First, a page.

Chaplinsky v. New Hampshire (1942)315 US 568 (1942) | Stone Court

Resources » Chaplinsky v. New Hampshire (1942)

Synopsis

 

In Chaplinsky the Supreme Court upheld a New Hampshire banning offensive speech toward others in public. Walter Chaplinsky was arrested under this statute for calling the City Marshal of Rochester, New Hampshire, “a God damned racketeer” and “a damned Fascist,” following a disturbance while Chaplinsky was distributing pamphlets on the Jehovah’s Witnesses religious sect. In its ruling, the court argued that speech that itself inflicts injury or tends to incite an immediate breach of the peace, such as the speech Chaplinsky directed against the City Marshal, falls within a limited class of speech it termed “fighting words,” and is a reasonable exception to the right to freedom of speech.

 

Facts

 

One Saturday afternoon in Rochester, New Hampshire, Chaplinsky was publicly distributing literature of the Jehovah’s Witnesses, his religious sect, denouncing religion as a “racket.” Local citizens complained to City Marshal Bowering about Chaplinsky. Bowering informed the Rochester citizens that “Chaplinsky was lawfully engaged, [but] then warned Chaplinsky that the crowd was getting restless.” (at 570.)

Later, “a disturbance” or “a riot” took place, and a local on-duty officer detained Chaplinsky but did not inform him that “he was under arrest or that he was going to be arrested.” Bowering, headed to the scene of the disturbance, met the officer and Chaplinsky near the entrance to city hall. Chaplinsky said to Bowering, “You are a God damned racketeer” and “a damned Fascist and the whole government of Rochester are Fascists or agents of Fascists.” (at 569.) Chaplinsky was subsequently arrested.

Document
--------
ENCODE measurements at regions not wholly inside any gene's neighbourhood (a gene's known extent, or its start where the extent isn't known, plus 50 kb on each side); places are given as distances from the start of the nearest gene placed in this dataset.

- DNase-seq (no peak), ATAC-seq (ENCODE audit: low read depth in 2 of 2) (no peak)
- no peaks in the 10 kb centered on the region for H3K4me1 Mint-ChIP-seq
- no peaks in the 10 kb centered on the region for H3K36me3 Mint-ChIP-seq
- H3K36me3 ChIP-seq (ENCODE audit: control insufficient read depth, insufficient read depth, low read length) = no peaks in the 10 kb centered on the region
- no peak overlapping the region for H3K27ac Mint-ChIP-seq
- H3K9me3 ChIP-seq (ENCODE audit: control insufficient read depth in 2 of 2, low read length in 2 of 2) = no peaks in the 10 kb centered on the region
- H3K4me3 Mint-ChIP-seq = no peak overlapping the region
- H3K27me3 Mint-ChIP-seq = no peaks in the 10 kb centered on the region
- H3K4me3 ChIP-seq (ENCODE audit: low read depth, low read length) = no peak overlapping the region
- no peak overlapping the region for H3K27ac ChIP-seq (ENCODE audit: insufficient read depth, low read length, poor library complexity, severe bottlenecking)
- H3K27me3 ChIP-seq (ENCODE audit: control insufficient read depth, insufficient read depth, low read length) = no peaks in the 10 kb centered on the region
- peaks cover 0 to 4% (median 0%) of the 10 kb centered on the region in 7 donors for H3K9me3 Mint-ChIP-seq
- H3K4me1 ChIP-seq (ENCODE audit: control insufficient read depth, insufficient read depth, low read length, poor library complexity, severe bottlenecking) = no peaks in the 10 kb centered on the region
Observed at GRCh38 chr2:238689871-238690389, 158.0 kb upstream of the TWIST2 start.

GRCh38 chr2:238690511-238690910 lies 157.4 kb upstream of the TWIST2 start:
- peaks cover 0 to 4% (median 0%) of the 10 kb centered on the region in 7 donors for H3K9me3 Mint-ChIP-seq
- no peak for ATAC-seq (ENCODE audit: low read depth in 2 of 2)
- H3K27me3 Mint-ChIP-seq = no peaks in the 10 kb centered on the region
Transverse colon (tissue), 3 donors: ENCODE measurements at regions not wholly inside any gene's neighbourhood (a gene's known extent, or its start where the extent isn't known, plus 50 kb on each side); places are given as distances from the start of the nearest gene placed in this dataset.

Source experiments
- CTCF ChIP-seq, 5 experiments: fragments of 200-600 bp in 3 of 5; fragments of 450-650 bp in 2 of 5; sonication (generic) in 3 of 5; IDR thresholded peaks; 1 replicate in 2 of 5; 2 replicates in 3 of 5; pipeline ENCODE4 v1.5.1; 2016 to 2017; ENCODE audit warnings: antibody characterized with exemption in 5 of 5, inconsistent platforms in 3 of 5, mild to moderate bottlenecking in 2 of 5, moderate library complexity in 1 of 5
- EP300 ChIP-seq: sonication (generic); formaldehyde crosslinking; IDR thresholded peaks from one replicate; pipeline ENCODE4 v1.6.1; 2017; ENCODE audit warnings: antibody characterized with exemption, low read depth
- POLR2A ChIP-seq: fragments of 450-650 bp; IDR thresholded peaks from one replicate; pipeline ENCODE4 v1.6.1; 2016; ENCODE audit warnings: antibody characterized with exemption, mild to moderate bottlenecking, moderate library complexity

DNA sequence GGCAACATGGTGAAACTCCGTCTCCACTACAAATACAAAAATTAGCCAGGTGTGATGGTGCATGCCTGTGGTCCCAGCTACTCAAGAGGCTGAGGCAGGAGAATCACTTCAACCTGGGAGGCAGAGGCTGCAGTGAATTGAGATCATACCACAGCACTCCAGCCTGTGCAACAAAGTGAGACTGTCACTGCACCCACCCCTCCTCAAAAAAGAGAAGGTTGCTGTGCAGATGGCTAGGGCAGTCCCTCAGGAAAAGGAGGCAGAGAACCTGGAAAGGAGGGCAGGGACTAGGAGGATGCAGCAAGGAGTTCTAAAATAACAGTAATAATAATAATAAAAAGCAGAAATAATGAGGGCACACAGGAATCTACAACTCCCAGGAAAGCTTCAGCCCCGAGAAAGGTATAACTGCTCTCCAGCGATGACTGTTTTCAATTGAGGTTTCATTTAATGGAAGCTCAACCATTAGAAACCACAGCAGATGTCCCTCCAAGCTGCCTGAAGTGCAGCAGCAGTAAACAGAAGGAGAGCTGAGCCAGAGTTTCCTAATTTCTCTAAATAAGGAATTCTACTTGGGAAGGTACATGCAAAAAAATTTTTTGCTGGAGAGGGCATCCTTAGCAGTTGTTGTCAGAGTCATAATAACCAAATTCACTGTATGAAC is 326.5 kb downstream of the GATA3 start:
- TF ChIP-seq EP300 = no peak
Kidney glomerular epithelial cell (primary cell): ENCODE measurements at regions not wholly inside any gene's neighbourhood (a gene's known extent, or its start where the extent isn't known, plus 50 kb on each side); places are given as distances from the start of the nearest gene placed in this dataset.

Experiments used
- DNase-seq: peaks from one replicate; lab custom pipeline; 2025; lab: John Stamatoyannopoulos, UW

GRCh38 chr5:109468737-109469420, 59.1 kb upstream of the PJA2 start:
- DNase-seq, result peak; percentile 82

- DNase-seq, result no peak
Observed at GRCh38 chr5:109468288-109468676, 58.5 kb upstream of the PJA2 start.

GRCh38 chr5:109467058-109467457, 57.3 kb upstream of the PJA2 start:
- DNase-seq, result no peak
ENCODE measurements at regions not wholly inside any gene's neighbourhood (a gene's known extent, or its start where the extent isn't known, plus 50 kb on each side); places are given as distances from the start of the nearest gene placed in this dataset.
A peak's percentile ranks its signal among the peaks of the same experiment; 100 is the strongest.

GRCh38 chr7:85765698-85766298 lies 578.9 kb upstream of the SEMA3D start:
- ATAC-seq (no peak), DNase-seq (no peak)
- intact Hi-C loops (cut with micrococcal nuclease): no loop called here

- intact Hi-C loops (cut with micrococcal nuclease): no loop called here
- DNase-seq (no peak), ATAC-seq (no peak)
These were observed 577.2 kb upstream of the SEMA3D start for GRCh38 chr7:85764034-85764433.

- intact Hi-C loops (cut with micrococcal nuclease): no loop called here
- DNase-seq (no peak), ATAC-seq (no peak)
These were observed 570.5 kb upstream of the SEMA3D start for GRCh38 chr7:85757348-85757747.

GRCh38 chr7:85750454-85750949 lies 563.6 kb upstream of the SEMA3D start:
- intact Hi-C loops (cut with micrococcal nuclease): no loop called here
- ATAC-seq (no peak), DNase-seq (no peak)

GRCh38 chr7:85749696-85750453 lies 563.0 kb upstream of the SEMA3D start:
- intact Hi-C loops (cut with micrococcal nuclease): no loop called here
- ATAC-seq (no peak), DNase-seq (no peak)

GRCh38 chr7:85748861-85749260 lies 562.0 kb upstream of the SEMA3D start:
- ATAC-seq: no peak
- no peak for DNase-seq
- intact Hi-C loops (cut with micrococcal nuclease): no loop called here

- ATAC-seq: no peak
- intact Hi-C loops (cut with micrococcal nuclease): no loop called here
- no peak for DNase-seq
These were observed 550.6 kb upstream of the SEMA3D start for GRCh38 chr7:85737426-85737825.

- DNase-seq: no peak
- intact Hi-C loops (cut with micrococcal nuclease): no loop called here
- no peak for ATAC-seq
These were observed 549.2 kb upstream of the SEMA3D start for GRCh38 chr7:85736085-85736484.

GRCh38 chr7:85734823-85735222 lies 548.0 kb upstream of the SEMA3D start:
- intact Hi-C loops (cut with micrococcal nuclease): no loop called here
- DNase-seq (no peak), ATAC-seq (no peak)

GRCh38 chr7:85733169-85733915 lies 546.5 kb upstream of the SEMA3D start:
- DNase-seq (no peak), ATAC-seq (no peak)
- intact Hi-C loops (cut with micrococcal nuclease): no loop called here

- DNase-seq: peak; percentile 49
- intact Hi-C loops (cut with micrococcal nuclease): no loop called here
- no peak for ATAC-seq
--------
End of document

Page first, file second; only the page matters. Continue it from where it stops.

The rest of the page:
Chapter 378, § 2, of the Public Laws of New Hampshire (“Section 2”) provides that no person shall address “any offensive, derisive or annoying word to any other person who is lawfully in any street or other public place, nor call him by any offensive or derisive name.” A municipal court of Rochester convicted Chaplinsky under Section 2, finding the words Chaplinsky directed toward Bowering near city hall “offensive, derisive and annoying words and names.” (at 569, quoting the complaint in the municipal court.)

A jury in the New Hampshire Superior Court found Chaplinsky guilty, and the Supreme Court of New Hampshire affirmed the conviction. The United States Supreme Court agreed to hear Chaplinsky’s appeal challenging the statute banning offensive words or names, on the grounds that it placed an unreasonable restraint on freedom of speech and that it was vague and indefinite.

 

Decision Overview

 

Murphy, J., delivered the opinion of the United States Supreme Court. The First Amendment to the United States Constitution prohibits the federal government from making laws that abridge the freedoms of speech, of the press, and of worship. The First Amendment similarly applies to the states, as its protections are within “the fundamental personal rights and liberties which are protected by the Fourteenth Amendment from invasion by state action.” (at 570-71, quoting U.S., Lovell v. Griffin at 450.))

Despite Chaplinksy’s argument that all three of his freedoms (of speech, of the press, and of worship) were infringed upon, the Court found Chaplinsky’s case applied only to freedom of speech. The content of Chaplinsky’s literature was not at issue, and the Court could not “conceive that cursing a public officer is the exercise of religion in any sense of the term.” (at 571.)

Although the right to free speech is substantial, it “is not absolute at all times and under all circumstances.” (at 571.) According to well-established Supreme Court jurisprudence, the U.S. Constitution permits the regulation and restriction of “well-defined and narrowly limited classes of speech.” (at 571.) These limited classes of speech include obscene (lewd) speech, slander and libel, and “fighting words.” Fighting words are “those which by their very utterance inflict injury or tend to incite an immediate breach of the peace.” (at 572.) Such words or epithets are viewed as having little to no social value, having their little value outweighed by society’s interest in morality and order, and incapable of forwarding public dialogue or the sharing of ideas.